Get ready for more 10-8 rounds in mixed martial arts. At least that is the expected effect of new judging language that will be implemented beginning this month.
The Association of Boxing Commissions and Combative Sports (ABC) approved a cleaned-up version of MMA scoring criteria at its annual conference back in August and the new criteria was adopted officially as part of the sport’s Unified Rules Jan. 1.
The goal for the change was two-fold: make the scoring language clearer and open the door for more 10-8 rounds.
Under the new criteria, judges are asked to look at three characteristics during a round — impact (or damage), dominance and duration — in order to determine if it is a 10-8. If two of those characteristics are present, a 10-8 should be considered. If all three are there, the round should be a 10-8.
Previously, rules for a 10-8 were far more subjective and that score was uncommon. Regulators have joked that in the past there needed to be a near homicide inside the cage for a judge to grant a 10-8.
“If judges are using the information correctly, we will see more 10-8 scores,” said Rob Hinds, who is on the ABC’s MMA rules and regulations committee and is an ABC certified trainer of judges and referees. “It is about giving the fighter what they’ve earned, based on the criteria. Fighters are performing at a higher level than ever and are having some amazing success. Give them what they earn. That’s it.”
Over the years, judges who work UFC and Bellator events in the bigger states have gradually become more liberal with 10-8s. In 2016 alone, there seemed to be more 10-8 rounds doled out than ever before. That will likely continue, now on all levels of the sport, according to Derek Cleary, who worked as many MMA fights as any other judge in the world last year.
“I don’t think the scoring language is going to affect the way I score because many of the judges I work with in California and Nevada already score that way to begin with in regards to the 10-8s,” Cleary said. “I think the language will be very helpful for judges who may be on the fence on scoring a 10-8. The language is more clear now.”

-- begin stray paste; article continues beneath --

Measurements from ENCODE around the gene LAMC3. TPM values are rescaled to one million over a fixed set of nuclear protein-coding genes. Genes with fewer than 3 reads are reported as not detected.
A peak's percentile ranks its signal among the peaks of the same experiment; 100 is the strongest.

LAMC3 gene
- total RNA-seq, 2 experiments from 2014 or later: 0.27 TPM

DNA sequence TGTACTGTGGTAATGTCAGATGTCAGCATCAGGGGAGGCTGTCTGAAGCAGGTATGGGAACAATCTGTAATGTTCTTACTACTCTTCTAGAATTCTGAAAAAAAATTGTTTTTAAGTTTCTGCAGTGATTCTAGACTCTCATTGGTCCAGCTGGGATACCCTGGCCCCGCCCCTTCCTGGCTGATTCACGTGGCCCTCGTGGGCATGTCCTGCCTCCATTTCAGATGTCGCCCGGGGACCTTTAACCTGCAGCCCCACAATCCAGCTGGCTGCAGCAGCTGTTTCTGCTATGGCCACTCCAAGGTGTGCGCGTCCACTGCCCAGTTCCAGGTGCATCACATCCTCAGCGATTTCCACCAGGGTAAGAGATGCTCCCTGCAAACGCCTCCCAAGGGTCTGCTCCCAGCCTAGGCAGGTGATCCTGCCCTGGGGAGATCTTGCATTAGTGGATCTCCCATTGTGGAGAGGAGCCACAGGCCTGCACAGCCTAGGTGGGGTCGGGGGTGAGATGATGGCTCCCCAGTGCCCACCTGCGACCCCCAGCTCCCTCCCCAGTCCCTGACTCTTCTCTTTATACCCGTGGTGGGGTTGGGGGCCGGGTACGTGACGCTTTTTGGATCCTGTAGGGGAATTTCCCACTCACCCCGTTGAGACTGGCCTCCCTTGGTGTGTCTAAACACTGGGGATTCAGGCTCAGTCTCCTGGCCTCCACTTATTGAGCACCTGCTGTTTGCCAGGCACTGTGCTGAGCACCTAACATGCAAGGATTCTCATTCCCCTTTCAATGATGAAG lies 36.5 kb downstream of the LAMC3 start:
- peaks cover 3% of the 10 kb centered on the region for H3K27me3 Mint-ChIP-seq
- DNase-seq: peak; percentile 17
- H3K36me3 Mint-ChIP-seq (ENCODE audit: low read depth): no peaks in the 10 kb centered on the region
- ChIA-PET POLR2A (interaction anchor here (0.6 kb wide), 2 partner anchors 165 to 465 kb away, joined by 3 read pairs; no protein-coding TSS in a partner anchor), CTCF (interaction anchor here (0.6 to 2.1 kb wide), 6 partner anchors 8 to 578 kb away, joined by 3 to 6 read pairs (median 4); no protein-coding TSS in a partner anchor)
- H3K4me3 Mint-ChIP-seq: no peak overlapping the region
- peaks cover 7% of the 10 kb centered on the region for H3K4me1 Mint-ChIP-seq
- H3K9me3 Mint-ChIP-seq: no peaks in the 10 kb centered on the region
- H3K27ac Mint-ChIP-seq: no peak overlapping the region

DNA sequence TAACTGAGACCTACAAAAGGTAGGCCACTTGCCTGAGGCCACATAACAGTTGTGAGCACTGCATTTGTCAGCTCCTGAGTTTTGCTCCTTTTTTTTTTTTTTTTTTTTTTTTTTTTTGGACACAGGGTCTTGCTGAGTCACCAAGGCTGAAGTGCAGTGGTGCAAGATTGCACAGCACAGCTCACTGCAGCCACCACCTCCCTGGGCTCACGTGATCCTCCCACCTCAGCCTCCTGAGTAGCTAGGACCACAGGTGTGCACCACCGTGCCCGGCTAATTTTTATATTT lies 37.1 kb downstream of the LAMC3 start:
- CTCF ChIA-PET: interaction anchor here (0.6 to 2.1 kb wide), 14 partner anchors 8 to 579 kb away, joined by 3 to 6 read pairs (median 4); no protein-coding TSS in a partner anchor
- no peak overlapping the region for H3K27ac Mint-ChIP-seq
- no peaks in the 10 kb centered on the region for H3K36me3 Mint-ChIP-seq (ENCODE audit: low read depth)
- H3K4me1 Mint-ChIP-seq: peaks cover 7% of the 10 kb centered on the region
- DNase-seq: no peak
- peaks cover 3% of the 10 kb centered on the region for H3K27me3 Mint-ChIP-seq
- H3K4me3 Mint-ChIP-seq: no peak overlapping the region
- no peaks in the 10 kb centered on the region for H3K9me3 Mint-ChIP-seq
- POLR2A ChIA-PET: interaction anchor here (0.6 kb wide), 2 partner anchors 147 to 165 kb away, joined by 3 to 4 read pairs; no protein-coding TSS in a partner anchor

Impact is taught to judges as “damage,” but the ABC has chosen not to codify that word in the rules for liability reasons. Impact is defined as a fighter’s actions, using striking and/or grappling, that leads to a “diminishing of their opponents’ energy, confidence, abilities and spirit.” That can also include visible evidence like swelling and lacerations.
Dominance is defined as when a fighter is on constant offense in the striking or grappling and an opponent is “forced to continually defend.” Important to note here is that just being in a dominant position — like having an opponent’s back — does not necessarily mean dominance. There has to be attacking and effective submission attempts from those positions. (More on that later.)
Duration is similar to dominance, though it means the opponent is posing no offense whatsoever. At the end of the round, when one fighter has had just about the full amount of offense and his opponent has had little to none, that is duration.
“For example, if we have a fighter that has their opponent in mount position (a dominant position) and is continually threatening with effective submissions and/or effective strikes, with little to no offensive output by the opponent, the amount of time spent in that scenario will help to weigh a 10-9 versus a 10-8 round,” Hinds said. “This was a dominating round that may not have had much damage associated with it; however, the amount of time of dominance would help lead a judge to a proper assessment.”
Source:: mma fighting